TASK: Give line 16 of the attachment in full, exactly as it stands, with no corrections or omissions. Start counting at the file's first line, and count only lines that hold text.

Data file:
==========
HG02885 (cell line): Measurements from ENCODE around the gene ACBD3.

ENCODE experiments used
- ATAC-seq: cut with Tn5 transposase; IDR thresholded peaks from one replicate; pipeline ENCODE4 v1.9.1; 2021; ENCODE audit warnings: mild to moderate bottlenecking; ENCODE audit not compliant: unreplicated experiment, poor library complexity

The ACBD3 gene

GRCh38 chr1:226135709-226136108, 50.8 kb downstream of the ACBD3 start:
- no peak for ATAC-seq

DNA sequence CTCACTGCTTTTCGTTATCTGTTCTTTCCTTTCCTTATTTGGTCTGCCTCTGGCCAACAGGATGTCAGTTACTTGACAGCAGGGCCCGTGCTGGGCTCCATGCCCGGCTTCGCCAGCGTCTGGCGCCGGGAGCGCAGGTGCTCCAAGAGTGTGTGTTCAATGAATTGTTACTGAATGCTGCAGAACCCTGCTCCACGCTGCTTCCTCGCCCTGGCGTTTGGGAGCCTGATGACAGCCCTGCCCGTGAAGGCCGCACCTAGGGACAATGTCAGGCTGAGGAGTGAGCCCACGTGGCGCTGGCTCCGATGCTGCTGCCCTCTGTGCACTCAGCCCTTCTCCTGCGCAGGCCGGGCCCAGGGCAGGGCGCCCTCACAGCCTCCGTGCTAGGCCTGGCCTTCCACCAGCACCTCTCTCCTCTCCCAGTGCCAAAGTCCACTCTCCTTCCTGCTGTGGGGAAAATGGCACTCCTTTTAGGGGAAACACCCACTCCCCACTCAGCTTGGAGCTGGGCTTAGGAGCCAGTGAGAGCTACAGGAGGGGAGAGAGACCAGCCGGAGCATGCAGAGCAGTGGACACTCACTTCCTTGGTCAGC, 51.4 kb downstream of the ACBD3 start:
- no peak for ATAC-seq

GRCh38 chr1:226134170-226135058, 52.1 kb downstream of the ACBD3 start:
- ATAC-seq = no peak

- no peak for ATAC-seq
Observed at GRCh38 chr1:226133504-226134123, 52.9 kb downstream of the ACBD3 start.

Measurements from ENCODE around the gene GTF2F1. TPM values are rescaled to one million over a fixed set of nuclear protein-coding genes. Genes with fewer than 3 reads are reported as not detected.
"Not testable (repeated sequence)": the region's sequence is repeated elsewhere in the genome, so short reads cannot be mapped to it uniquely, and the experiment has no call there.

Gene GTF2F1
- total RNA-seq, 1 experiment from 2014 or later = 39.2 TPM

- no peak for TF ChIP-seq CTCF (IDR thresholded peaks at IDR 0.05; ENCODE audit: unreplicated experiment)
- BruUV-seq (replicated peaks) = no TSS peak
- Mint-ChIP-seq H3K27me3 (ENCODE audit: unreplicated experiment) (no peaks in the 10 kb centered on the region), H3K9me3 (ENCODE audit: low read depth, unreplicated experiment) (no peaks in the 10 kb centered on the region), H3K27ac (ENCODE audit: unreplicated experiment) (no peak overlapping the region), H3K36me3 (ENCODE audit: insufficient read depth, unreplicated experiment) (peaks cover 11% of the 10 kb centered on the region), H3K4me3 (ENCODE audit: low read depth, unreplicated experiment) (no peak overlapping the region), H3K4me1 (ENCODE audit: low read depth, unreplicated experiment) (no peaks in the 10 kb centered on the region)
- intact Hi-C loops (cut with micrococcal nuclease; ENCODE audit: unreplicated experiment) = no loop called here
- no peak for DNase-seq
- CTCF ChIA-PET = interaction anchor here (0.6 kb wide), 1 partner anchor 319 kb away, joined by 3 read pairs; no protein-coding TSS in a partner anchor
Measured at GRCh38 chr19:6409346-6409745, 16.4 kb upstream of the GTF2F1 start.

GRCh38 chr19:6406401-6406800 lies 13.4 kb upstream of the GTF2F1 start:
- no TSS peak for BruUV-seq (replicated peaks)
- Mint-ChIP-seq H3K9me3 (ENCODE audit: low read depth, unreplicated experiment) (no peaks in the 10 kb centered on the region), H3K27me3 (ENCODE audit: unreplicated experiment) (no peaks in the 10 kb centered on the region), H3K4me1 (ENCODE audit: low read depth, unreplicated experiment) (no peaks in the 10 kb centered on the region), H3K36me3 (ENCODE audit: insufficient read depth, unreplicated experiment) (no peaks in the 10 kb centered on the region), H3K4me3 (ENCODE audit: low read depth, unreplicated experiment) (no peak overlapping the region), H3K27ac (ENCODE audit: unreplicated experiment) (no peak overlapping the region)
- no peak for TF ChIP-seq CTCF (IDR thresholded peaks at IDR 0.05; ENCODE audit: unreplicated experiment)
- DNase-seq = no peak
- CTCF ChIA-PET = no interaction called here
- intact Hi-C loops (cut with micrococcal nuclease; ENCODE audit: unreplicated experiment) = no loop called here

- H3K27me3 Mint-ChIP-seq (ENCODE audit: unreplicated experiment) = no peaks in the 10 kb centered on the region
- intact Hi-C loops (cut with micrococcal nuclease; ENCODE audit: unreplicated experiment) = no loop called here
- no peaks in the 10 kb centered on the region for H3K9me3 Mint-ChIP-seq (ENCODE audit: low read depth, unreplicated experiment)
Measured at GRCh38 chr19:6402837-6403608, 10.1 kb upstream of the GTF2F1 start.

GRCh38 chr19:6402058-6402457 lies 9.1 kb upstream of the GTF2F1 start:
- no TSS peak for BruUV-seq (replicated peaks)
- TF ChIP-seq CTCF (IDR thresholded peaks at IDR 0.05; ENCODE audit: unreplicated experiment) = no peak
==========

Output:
- total RNA-seq, 1 experiment from 2014 or later = 39.2 TPM